Everest Base Camp & Other Stories

Stay Classy

And on we trekked from Everest Base Camp (EBC to us seasoned trekkers!!) Retracing our route back to Gorak Shep & on to Pheriche, an estimated 25km.

The biting wind, like the memory of a first kiss, never left us.

Thankfully it was at our backs.

After two hours of shuffling through rocky passes and broken trail, we emerged onto a flat sandy basin.

Just as we thought it was getting easier, the wind gods turned their fury on the sandy soil and we were enveloped in a sandstorm. It was reminiscent of a scene from Mad Max.

As the sand whipped around us, I lost sight of Passang who stood just 3 feet from me.

We all stood still and waited for it to pass lest our blindness lead us into hazard.

As suddenly as it began, it subsided. There was Passang and just ahead Dylan and Brendan and as the air continued to clear –

Gorak Shep appeared out of the gloom.

Home to the Snowland B&B.

Probably the greatest sh1thole on the planet. Sorry, that’s unfair to every b&b. DEFINITELY the greatest sh1thole on the planet.

Sherpa has recommended that should “the Donald” and “Kim Young Un” wish to have a pissing contest with their Nukes, here would be a good venue.

However, perspective is a funny thing.

Yesterday filled with the enthusiasm of getting to base camp, we were delighted to slam the door behind us as we left.

Today, beaten down by exhaustion and cold, we knock gently and hope to be welcomed back in.

The food room is still freezing but we don’t complain. The overwhelming feeling here is of being ripped off (bottled water down the trail is 100r but here charges 400r and they fill them behind the hotel out of the tap – I saw it) but we find it less objectionable this time.

The toilets are still horrendous but….they’re still horrendous.

This is to be our breakfast stop. The lumpy porridge is flavored with cinnamon and topped with apple. I doubt if the nightly special at a top rated Michelin restaurant could have tasted any better.

A couple of cups of watery instant coffee and we’re ready for off again.

Leaving the Snowland at Gorak Shep, we turn right, head south – past the garbage in the streets, the stray dogs, the wandering mule and the polluted river.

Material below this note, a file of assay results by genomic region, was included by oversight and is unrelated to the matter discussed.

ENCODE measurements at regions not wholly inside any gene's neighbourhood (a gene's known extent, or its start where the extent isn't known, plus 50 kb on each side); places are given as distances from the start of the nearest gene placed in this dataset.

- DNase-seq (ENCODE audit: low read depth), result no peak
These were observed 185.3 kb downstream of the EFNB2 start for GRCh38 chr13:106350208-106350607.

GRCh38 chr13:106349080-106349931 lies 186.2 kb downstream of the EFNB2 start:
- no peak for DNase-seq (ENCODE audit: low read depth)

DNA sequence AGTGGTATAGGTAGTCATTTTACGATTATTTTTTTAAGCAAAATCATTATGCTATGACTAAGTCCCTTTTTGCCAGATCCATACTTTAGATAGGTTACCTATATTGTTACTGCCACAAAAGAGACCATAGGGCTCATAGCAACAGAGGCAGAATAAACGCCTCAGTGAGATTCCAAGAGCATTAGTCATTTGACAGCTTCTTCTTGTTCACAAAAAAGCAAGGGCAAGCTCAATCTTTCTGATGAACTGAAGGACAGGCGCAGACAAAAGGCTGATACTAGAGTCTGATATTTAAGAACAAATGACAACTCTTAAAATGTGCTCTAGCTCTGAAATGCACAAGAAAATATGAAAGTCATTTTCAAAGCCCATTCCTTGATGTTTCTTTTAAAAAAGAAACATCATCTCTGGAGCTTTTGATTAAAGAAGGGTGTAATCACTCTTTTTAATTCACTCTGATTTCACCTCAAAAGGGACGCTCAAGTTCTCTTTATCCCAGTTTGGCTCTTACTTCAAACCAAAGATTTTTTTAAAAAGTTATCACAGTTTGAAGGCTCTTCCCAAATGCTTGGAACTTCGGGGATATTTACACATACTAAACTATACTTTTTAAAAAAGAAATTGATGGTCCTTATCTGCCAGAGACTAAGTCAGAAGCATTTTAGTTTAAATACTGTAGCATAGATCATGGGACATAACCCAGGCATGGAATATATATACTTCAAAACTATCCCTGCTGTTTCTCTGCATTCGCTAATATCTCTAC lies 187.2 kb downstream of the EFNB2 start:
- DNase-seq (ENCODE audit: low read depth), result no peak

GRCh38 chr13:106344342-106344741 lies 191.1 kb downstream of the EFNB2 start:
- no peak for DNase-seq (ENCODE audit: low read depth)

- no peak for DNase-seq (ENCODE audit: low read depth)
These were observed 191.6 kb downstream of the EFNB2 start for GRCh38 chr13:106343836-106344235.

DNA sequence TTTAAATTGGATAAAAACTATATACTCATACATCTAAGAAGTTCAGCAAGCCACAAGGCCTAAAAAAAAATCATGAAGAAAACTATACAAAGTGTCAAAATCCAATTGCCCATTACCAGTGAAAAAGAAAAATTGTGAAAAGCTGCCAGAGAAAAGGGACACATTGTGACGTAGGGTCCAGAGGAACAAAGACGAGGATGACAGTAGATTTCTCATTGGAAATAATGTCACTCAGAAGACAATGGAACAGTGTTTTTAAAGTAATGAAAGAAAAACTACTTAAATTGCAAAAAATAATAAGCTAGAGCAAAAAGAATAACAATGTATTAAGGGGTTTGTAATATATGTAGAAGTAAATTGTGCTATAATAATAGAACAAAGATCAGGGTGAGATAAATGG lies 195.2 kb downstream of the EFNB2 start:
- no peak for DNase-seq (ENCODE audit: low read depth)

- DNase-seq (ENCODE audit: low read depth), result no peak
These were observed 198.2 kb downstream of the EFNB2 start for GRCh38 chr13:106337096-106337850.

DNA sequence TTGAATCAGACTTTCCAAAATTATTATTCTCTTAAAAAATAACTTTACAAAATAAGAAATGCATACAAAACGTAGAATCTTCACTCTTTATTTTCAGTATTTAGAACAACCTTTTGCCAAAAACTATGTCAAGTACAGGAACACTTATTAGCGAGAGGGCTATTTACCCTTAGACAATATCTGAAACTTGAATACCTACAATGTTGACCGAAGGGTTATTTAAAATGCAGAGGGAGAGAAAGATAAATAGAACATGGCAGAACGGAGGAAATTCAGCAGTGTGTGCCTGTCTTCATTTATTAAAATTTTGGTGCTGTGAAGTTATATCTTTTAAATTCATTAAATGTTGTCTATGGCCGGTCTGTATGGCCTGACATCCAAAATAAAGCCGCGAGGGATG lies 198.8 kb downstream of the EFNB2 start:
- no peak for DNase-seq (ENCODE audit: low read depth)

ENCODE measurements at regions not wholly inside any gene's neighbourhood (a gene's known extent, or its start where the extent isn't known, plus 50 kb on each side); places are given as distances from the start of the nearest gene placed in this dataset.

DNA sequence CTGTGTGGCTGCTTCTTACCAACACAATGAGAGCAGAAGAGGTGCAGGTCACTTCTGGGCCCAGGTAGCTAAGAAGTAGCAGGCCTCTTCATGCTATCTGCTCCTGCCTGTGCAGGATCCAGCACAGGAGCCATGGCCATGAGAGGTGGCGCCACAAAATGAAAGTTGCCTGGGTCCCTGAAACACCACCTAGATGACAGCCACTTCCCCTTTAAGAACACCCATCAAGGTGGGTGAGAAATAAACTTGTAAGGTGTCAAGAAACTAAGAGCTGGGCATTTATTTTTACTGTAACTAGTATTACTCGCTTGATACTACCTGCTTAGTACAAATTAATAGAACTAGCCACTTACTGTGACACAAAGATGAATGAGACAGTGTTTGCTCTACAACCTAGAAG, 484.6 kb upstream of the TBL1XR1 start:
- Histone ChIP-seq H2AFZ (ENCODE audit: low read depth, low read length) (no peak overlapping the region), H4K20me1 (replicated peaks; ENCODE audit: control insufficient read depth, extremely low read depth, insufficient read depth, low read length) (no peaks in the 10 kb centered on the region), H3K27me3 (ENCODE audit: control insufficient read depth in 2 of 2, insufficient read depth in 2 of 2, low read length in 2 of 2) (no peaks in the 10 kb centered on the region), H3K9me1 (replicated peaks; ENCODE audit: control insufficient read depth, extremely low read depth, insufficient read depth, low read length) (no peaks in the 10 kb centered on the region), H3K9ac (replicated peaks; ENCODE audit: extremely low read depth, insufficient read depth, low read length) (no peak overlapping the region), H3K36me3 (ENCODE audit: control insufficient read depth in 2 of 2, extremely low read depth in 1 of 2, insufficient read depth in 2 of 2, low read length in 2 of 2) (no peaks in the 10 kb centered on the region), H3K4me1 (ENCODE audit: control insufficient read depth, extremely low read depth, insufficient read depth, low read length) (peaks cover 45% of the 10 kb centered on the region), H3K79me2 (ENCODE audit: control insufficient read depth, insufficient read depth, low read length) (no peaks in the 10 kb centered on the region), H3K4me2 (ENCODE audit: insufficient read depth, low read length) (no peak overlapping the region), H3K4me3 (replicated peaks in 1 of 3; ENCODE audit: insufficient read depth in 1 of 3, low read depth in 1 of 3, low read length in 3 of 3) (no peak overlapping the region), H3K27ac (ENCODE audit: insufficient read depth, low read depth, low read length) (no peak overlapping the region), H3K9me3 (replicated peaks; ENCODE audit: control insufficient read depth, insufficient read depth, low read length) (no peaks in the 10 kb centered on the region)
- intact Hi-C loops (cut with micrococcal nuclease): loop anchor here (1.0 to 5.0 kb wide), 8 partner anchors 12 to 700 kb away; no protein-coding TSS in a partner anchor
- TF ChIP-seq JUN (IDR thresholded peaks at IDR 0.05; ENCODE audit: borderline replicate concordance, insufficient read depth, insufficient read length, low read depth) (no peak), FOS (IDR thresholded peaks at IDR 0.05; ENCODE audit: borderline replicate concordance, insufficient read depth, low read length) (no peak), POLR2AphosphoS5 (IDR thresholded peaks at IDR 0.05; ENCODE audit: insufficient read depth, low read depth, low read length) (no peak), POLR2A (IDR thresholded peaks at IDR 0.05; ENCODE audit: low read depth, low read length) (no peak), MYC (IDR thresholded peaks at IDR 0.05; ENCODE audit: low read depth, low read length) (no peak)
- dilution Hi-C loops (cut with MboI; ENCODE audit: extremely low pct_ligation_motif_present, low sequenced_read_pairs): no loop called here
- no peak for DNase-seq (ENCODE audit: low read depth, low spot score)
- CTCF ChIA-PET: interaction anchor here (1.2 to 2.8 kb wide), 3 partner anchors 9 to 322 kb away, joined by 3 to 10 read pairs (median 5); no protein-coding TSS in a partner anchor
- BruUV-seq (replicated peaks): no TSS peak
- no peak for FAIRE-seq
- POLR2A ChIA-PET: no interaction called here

Stay Classy Gorak Shep.

On we trekked, downwards.

Through Thukla and Labouche heading for Phariche. The altitude that had taken us 4 days to gain had been lost in a day, about 1000m of it.

As we descended along the Khumbu Valley, the rising sun finally gained the advantage over the biting wind and the temperatures began to rise. The absent blood returned to my fingers and toes like school children rushing out at break time.

With every descending step, the air became richer in oxygen. Gulping it down, we became intoxicated on O2 and the spring returned to our step.

The valley opens out into a huge riverbed, practically dry. Miles off a small collection of buildings with green galvanized roofs are perched on the riverbank – this is Pheriche, our home for the night.

This hamlet is cold. Surrounded by incredibly high mountains on both sides, the morning sun doesn’t arrive until late and the evening sun vanishes early.

On arrival, the B&B is similar to most. A large room for dining heated by a solid fuel stove in the middle of the room and tables and chairs spread throughout.

The standout here is the live tv on a countertop. (I can’t remember when I last saw a tv other than the Liquid bar in Namche which was just a method to show the Everest movie – no live channels).

As we crowd around the just lit fire to warm up, our Sherpas are gathered around the tv – engrossed in a US women’s wrestling show. It occurred to me that of all the things we in the West could send the Nepalese to enrich their lives, this ain’t one of them.

Scanning the faces of these beautiful, gentle, honest people as they watch the show, I wonder how they view us. Probably best not to dwell on that one.

Our room is again a model of efficiency and basicness (if that’s a word). But, it is ensuite complete with hole in the ground crapper, sink with bucket of icy water and (surprisingly) a shower tray………..albeit no shower!

Sherpa goes bananas and buys a bucket of hot water for 5 dollars and we go crazy. Having only had a lick of a baby wipe for a week, the sensation of chucking a jug of hot water over your naked body in a bathroom at about zero degrees celcius is amazing. Then freezing. Then amazing again and on it goes. As it turned out, the $5 bucket managed to wash three of us, so was good value.

In such a harsh journey, it is incredible the things that have come to matter so much. Being clean is one of them, and last night for the first time in a week, we weren’t rank. And it was great. It really lifted our spirits and we strutted down for dinner among the great unwashed feeling like the Rockefeller twins.

The usual card tournament broke out after dinner but Sherpa and I declined – choosing instead to pull up by the fire with the Sherpas. We had an amazing evening learning about them and their experiences.

Ang Kami our lead guide spoke of his summits of Everest, his 150 summits of Island Peak and of the many friends that he had lost to the Mountains.

The funny thing about today (the day we conquered EBC) is how little we’ve spoken about it as a group. The day involved no sleep, freezing conditions and hours trekking, so the early part of the day was about surviving and focusing every joule of energy on moving forward.

In the B&B the atmosphere is one of quiet contentment but the conversation has turned to flights and helicopters and transfer arrangements.

It is almost as if there is no time to celebrate our achievement.

Such is the way of the Western world.

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